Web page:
The peak body working for the community services industry in the Illawarra and Shoalhaven attracted hundreds of people to its annual conference in Kiama on Tuesday and Wednesday.
The Illawarra Forum's annual "Stand Up, Stand Out" at The Pavilion covered a range of important issues for the industry.
Highlights included a presentation by former Queensland premier and current YWCA NSW chief executive Anna Bligh who lived in the Shoalhaven in 1977.
"I did my last year of school at Nowra State High School," she said.
"When I did my HSC I lived in Nowra with an aunt. And my grandmother lived in the area after retiring to Berry. I have very fond memories of this area."
Ms Bligh's early career involved working in areas such as women's issues and domestic violence.
She said her new position at YWCA which she took up nine weeks ago was a return to the community service industry.
And it was for an organisation that was established on a sustainable model that continued to evolve.
Other notable speakers were Australian Council of Social Services chief executive Dr Cassandra Goldie, who has done considerable work at the federal level, NSW Minister for Ageing, Disability Services and Minister for the Illawarra John Ajaka, and federal opposition spokesman for human services, Senator Doug Cameron.
Illawarra Forum chief executive Nicky Sloan said the community services industry was experiencing a period of unprecedented change.
The conference was timely because reforms and reviews were under way at both a national and state level.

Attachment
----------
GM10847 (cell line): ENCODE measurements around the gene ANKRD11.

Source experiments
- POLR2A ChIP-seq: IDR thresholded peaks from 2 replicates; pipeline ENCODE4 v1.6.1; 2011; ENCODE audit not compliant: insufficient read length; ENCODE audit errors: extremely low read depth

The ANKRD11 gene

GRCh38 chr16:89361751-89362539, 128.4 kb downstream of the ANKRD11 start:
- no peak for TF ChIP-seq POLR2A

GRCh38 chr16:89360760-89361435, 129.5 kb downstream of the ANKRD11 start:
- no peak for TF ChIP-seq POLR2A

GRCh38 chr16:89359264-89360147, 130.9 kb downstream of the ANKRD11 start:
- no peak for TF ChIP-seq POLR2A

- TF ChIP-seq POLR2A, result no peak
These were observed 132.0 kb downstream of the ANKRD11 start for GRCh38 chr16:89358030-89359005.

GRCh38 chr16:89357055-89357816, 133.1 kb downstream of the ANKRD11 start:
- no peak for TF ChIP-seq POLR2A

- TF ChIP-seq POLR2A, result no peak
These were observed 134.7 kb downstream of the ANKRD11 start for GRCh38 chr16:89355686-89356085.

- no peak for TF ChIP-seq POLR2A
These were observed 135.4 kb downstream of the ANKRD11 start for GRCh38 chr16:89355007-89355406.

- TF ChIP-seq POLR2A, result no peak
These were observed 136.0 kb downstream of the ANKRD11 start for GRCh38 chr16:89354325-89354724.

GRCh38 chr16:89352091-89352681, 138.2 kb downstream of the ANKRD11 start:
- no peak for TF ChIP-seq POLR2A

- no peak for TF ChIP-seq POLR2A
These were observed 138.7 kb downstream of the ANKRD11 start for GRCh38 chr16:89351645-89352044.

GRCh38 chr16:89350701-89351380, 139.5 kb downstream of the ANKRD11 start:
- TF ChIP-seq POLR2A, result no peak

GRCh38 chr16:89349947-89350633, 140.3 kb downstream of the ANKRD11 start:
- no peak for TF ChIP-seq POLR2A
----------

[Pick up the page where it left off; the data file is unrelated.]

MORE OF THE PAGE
And that was affecting the entire community services industry at an organisational and service delivery level.
Speakers and breakout sessions addressed challenges and opportunities for the industry at a time when sustainability was an important issue.
"We have started some really interesting discussions over the last couple of days about the sustainability of our sector into the future and about the importance of our industry as a major one of growth for the next 10 years in this region," Ms Sloan said.
"We have talked a lot about the economics and the way we might need to start new conversations about taxing in Australia to have the kind of life that Australians want to be living," she said.
"We have had some really big, really interesting discussions. Cassandra Goldie was brilliant and posed those really big economic reality questions and really challenged some of the rhetoric around the fact we are hearing all these stories about welfare blowouts and that we can't afford certain things in Australia.
"She said, 'Here we are in the wealthiest nation per capita in the world, we are the fifth-lowest taxing nation in the world and we actually have less people in unemployment than we did 10 years ago.
"We really need to challenge some of the stories we are hearing from our leaders'," Ms Sloan said.